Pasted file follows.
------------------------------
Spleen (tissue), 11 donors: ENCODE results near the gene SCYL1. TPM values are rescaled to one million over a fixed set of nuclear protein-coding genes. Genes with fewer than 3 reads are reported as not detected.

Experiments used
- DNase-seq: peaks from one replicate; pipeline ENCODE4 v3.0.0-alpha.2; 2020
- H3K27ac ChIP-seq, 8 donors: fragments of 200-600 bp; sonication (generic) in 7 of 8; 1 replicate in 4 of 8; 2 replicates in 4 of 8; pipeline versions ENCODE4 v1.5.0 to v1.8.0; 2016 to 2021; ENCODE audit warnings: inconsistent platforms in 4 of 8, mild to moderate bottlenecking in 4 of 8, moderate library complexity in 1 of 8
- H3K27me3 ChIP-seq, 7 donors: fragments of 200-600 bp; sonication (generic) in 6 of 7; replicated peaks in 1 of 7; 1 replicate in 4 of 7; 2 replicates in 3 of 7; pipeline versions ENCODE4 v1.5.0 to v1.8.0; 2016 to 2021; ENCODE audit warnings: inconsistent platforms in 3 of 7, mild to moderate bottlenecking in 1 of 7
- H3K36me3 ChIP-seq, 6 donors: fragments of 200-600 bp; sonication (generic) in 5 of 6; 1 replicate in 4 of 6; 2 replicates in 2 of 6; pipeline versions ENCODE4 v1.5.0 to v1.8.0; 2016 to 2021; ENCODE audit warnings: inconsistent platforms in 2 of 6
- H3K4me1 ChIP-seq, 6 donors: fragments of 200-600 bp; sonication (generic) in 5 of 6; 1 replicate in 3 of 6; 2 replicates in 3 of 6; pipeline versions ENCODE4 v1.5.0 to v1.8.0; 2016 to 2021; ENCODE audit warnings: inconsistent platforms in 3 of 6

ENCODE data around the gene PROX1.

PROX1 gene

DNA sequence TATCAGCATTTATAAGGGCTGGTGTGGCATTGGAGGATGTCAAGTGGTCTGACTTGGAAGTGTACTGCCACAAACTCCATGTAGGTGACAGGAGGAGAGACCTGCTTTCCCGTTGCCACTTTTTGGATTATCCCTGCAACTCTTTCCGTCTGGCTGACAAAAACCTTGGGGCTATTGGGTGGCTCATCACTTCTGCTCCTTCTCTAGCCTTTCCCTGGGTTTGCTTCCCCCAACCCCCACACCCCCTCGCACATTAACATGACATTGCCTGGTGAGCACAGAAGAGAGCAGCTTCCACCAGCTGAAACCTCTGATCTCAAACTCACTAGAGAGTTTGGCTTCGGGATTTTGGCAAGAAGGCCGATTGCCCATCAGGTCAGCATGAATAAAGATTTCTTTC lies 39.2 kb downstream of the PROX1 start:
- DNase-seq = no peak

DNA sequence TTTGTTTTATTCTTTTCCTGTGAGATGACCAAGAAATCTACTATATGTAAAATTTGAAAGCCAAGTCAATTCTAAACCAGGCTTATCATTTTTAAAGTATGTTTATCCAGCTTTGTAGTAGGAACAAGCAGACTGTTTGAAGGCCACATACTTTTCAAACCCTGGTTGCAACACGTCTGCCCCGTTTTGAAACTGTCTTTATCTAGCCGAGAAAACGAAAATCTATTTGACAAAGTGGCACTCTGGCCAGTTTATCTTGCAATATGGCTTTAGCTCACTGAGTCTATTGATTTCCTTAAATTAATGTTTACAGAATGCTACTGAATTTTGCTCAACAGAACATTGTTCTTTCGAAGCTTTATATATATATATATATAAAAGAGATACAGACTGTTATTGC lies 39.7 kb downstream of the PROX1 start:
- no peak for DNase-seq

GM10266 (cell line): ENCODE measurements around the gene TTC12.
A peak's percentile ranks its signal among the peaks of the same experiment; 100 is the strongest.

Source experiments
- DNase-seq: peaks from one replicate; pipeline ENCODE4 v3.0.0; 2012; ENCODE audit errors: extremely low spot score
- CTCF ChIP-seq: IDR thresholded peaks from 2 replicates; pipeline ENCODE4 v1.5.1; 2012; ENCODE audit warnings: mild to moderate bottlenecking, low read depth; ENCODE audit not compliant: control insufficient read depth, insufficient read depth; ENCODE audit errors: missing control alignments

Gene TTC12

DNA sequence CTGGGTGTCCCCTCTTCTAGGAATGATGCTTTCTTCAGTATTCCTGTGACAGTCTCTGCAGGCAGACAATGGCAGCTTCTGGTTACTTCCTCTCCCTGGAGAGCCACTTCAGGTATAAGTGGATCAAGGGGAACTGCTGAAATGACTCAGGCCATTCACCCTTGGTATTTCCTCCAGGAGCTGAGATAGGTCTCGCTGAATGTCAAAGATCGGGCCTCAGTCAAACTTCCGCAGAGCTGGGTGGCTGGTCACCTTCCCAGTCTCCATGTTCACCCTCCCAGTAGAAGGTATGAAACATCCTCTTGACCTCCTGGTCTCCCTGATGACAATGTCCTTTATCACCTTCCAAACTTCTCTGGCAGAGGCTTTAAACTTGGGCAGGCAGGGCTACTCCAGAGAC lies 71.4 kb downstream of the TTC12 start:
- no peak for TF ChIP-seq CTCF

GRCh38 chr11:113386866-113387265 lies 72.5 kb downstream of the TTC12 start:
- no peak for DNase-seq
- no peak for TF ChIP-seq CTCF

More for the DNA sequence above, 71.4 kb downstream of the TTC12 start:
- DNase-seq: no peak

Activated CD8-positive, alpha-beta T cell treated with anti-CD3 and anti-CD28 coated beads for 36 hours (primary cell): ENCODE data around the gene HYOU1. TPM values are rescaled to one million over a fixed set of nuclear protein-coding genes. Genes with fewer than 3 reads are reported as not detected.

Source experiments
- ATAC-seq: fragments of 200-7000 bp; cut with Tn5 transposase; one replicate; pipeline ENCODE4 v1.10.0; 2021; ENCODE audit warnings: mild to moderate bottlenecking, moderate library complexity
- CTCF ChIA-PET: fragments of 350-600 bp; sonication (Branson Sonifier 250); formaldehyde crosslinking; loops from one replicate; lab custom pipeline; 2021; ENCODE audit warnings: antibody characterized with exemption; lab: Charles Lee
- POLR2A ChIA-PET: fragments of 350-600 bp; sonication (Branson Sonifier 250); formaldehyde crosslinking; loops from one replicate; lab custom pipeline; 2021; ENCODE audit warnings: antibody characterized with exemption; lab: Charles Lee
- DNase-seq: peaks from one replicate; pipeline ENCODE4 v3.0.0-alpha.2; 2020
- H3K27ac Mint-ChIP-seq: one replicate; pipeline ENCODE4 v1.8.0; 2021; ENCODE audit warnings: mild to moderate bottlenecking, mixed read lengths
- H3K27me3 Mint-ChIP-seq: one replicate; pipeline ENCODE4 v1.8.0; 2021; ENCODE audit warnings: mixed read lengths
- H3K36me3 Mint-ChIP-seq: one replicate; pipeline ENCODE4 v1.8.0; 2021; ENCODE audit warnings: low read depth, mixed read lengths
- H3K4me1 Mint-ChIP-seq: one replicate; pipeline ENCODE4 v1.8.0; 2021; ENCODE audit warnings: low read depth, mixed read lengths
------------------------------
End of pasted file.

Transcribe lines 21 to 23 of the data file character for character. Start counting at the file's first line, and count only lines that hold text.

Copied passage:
- no peak for TF ChIP-seq CTCF

GRCh38 chr11:113386866-113387265 lies 72.5 kb downstream of the TTC12 start:
- no peak for DNase-seq